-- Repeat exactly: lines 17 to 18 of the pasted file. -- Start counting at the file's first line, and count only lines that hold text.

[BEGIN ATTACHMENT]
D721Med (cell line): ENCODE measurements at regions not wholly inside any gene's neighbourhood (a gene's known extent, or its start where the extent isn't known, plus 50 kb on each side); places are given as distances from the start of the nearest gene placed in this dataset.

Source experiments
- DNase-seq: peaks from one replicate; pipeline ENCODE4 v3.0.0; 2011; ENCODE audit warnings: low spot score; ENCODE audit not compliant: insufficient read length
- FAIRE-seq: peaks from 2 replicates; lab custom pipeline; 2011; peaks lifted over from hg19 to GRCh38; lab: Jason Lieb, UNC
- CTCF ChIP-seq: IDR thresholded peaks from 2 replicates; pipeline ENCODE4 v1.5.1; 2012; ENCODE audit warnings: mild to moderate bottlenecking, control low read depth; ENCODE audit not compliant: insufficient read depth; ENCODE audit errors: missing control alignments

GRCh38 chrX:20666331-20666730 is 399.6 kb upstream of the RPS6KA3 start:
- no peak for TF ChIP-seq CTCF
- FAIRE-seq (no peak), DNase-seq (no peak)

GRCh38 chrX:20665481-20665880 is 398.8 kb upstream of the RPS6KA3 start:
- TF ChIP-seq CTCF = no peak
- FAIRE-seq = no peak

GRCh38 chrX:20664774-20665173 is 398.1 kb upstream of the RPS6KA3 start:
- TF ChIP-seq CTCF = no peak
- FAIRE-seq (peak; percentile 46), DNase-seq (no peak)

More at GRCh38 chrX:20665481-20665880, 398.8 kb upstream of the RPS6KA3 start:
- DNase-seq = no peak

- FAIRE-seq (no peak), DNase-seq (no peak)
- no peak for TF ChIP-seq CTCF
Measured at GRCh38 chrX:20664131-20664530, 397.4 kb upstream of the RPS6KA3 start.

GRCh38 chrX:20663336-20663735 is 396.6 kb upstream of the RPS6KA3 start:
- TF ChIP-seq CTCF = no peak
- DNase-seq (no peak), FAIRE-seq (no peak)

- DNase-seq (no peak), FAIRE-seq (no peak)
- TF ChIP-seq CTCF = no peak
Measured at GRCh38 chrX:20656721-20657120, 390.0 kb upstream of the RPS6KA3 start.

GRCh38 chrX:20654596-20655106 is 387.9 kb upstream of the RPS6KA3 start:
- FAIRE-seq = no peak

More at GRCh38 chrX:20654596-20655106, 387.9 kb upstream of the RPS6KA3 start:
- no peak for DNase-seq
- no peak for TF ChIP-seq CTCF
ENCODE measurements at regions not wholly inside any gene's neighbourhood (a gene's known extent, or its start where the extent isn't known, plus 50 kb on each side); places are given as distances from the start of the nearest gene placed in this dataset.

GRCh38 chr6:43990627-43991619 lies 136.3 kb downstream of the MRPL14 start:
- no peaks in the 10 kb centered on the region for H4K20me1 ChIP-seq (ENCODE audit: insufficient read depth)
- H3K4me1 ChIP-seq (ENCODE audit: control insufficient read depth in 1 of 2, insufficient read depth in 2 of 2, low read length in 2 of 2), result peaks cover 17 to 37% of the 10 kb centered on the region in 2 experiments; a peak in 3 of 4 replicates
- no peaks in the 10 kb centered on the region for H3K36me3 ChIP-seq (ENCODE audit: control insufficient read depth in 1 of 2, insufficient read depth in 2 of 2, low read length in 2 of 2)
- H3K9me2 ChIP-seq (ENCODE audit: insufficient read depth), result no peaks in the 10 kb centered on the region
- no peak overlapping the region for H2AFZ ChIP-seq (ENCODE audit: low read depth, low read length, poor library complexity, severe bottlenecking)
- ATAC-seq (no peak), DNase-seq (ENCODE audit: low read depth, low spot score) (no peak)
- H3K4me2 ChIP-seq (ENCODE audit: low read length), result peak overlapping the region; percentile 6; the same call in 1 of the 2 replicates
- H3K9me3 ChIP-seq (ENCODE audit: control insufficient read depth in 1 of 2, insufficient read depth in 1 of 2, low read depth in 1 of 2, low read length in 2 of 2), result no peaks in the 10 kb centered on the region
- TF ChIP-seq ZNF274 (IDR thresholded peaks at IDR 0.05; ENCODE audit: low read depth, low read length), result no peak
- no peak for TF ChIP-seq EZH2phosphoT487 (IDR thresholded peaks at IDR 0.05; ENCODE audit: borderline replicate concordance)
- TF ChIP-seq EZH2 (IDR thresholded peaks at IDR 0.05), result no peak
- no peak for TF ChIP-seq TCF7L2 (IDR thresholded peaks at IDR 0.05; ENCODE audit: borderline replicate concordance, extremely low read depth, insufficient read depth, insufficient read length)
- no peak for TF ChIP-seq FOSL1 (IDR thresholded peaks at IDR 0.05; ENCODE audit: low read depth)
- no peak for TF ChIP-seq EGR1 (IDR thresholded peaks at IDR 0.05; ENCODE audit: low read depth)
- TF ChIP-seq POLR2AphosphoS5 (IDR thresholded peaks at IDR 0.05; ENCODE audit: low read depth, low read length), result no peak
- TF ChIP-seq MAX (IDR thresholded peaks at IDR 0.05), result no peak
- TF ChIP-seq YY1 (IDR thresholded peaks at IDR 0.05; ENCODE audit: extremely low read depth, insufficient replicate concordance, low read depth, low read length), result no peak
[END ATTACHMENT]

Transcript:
- FAIRE-seq (no peak), DNase-seq (no peak)
- no peak for TF ChIP-seq CTCF